Image: myself and Diane Bruni at the #WAWADIA event on May 29, 2014. I refer to this event in the interview. The write-up and (unfortunately) butchered video is here. I love how Diane is looking at me here, trying to figure out how full of shit I am.
Thank you to J. Brown for having me on his podcast, as part of his series about current news in the Ashtanga world. You can also tune in to his talks with Kino MacGregor, Scott Johnson, and Sarai Harvey-Smith.
Here’s our talk. Resources and transcript (trimmed of intro/outro) below.
Here’s where I’ve quoted Theodora Wildcroft on the fear of contagion elicited by the voice of the victim.
Here’s my conversation with Colin Hall and Sarah Garden.
I’ve posted the classic “Deception, Dependence, and Dread” summary from cult researcher Michael Langone here.
Hi, how are you?
I’m good, I’m good. I just listened to your intro to Scott Johnson. I didn’t listen to what Scott had to say, but I really appreciated the intro, it was good.
Well, thanks. There was still some debate about it, I guess. I just default to transparency and not everybody always thinks that’s a good idea. But for me, it’s where I feel most comfortable. So, thanks. But what else, what’s been going on, how’s your day going? It’s the middle of the day for you too, right?
It is. And I just got up from a nap with alongside the almost two-year-old, Owen. And that was really good because I was up until about 1:30 in the morning after doing another interview with my friends Colin Hall and Sarah Garden at Bodhi Tree in Regina. It took me a while to come down off of that. But the sun is shining, we got some backyard cleaning done over the weekend, we emptied out the basement. Things are heading in an upward arc it feels in many ways.
Yeah. You know what, you mentioned two and a half years for your son and-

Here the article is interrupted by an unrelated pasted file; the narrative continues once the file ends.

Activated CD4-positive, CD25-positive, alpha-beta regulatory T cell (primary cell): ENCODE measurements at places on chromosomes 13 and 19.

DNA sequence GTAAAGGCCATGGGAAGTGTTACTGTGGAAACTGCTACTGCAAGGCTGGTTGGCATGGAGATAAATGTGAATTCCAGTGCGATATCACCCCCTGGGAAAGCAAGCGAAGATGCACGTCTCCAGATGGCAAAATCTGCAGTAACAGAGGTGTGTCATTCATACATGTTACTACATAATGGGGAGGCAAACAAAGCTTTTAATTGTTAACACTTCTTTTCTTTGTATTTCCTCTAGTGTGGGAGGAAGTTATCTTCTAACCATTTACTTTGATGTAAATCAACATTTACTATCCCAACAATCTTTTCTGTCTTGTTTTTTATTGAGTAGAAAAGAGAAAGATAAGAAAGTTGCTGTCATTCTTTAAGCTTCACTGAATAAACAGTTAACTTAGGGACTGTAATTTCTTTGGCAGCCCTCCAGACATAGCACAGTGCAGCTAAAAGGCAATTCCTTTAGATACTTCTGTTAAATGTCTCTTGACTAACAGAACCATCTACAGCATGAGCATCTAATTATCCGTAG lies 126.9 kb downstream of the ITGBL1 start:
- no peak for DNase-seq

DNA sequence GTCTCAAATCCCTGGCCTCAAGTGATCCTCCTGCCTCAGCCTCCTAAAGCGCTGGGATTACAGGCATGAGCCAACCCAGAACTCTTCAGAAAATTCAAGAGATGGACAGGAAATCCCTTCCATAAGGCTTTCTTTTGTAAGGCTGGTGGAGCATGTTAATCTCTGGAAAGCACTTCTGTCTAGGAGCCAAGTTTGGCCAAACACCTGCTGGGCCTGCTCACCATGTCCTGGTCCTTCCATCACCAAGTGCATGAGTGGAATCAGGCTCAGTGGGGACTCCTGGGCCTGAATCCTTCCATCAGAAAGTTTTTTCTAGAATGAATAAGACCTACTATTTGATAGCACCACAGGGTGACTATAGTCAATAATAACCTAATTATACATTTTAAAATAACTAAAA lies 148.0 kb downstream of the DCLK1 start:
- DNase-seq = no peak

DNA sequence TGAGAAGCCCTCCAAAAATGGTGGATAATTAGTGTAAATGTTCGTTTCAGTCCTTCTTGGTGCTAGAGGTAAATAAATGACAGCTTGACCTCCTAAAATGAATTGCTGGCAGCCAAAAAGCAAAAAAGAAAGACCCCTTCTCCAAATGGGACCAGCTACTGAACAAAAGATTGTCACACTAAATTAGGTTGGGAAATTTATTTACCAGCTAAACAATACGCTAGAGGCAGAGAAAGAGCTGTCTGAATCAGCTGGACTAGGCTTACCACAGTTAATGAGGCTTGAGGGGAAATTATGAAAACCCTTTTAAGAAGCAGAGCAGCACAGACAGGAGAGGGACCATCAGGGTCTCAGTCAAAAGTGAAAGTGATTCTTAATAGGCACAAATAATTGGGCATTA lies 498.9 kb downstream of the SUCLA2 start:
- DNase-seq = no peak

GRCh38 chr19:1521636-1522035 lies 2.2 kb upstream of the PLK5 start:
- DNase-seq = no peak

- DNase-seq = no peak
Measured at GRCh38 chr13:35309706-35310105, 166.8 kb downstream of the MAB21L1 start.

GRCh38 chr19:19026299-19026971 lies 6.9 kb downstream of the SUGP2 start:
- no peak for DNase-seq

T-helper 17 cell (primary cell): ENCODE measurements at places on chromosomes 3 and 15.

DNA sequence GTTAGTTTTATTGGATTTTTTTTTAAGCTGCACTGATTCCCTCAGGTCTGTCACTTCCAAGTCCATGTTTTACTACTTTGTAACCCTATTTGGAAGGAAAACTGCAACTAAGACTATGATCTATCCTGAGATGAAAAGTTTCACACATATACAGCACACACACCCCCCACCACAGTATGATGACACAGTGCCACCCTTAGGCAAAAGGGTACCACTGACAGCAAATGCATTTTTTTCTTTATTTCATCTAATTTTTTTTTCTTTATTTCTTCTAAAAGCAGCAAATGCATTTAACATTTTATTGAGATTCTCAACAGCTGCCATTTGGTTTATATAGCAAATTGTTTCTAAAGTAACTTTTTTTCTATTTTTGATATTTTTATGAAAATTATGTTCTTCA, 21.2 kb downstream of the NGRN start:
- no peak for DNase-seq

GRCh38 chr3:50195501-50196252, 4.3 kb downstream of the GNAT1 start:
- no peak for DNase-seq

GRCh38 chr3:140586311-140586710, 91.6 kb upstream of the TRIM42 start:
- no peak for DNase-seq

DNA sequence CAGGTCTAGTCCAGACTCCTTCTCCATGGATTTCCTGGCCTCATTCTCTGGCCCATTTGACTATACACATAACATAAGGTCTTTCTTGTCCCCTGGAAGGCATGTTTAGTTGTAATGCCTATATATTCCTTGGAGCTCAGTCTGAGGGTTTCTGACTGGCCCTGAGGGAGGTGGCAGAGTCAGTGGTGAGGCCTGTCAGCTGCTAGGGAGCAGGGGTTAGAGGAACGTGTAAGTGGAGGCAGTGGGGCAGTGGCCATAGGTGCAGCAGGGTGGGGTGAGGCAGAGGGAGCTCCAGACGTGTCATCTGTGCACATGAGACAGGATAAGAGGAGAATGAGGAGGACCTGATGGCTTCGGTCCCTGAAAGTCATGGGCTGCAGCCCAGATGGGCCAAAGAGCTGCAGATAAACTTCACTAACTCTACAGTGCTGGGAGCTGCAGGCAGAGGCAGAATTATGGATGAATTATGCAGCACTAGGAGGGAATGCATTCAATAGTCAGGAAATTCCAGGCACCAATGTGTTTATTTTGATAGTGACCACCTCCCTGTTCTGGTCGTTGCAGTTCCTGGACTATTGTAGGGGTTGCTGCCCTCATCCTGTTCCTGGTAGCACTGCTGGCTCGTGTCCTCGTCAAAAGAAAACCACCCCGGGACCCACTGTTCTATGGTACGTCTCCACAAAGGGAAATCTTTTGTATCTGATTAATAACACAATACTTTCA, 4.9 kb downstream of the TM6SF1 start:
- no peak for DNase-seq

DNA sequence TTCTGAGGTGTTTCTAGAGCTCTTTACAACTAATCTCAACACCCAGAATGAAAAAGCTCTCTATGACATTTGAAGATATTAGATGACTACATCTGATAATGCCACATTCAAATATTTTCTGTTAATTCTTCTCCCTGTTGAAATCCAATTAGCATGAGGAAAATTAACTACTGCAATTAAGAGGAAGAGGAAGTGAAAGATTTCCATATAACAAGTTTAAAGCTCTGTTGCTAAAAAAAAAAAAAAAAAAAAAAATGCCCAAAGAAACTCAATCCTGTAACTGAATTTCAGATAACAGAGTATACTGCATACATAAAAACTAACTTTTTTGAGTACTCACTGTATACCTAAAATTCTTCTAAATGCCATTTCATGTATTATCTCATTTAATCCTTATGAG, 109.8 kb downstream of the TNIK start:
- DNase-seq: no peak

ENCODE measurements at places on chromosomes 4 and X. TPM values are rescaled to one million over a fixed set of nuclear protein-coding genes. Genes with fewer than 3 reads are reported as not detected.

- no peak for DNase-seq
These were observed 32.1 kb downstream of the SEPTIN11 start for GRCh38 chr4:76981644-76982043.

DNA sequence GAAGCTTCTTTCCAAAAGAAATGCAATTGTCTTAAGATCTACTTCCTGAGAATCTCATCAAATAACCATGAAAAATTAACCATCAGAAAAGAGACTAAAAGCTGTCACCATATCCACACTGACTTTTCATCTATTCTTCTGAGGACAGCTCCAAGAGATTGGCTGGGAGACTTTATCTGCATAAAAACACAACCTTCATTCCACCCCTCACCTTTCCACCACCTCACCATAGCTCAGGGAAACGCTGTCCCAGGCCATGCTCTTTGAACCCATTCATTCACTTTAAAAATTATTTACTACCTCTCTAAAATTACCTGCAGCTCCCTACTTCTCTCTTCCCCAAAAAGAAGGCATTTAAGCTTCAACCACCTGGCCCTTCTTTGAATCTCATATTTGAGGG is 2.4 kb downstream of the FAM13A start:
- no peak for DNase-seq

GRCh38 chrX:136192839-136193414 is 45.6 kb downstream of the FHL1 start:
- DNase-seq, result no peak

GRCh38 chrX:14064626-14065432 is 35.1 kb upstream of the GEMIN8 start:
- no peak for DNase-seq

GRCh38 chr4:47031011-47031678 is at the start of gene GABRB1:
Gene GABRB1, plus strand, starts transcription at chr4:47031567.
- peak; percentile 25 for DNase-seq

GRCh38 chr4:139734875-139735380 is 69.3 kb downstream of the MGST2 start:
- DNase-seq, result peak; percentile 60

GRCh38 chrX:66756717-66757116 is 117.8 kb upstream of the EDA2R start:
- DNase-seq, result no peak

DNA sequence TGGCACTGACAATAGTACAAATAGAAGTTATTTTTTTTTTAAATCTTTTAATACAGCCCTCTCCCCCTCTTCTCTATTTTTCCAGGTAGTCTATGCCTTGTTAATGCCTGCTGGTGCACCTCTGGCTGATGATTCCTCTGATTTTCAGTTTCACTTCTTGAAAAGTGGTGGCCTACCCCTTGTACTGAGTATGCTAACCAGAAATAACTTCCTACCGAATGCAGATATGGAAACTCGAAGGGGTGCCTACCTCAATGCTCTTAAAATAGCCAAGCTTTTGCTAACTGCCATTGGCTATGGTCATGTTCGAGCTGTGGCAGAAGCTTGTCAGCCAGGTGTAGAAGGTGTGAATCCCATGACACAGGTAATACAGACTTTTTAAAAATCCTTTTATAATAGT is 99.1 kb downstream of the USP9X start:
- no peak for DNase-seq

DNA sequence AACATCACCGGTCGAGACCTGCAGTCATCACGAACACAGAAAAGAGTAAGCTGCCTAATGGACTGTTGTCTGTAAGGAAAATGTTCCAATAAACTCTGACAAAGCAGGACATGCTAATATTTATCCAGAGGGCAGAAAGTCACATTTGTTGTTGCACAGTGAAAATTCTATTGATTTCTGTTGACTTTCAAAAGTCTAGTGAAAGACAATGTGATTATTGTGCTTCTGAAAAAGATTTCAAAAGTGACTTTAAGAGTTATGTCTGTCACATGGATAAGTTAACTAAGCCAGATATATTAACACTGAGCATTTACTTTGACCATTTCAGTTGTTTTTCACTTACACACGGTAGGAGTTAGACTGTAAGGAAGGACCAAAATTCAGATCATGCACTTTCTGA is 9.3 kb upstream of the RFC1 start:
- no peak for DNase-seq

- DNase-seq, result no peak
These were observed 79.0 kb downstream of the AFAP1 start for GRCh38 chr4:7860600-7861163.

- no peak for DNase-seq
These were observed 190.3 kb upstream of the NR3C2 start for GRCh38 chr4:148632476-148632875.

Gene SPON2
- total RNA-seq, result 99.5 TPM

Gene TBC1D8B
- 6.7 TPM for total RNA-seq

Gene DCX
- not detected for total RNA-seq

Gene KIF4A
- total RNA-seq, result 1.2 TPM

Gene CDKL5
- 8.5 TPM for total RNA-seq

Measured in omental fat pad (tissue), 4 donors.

Almost two, he’s going to be two on May 17th.
Well, we last spoke, the last time you were on the podcast was May 2016.
Oh, my goodness. Was he born or not?
I guess he wouldn’t have been born because it’s exactly two years ago. But we spoke about that book that you wrote with Michael Stone about becoming fathers and stuff. I remember that. I can’t believe it’s been two years.
Yeah, it’s been a long time. We’ve been in touch since. The difference between the podcast and being on the phone is a little bit thin.
That’s true actually. That’s a good point because sometimes, I had Peter Blackaby on and I had not had other conversations with him other than the two that you hear on the podcast, but you and I had had many conversations. There is a three line there. And gosh, so much has happened. When we last spoke, we were talking about WAWADIA still. And right at the end of that, we were saying, “Oh, it’s going in different directions.” And people were sort of, I think upset back then and maybe still that it was started out as what poses hurt you, what poses don’t hurt you. People wanted to sort of have some how to practice safe in clear, simple answers. And you were like, “I looked at it and I don’t know that pose exists. And you were saying that it was going in this direction of the interpersonal dynamics that were going on.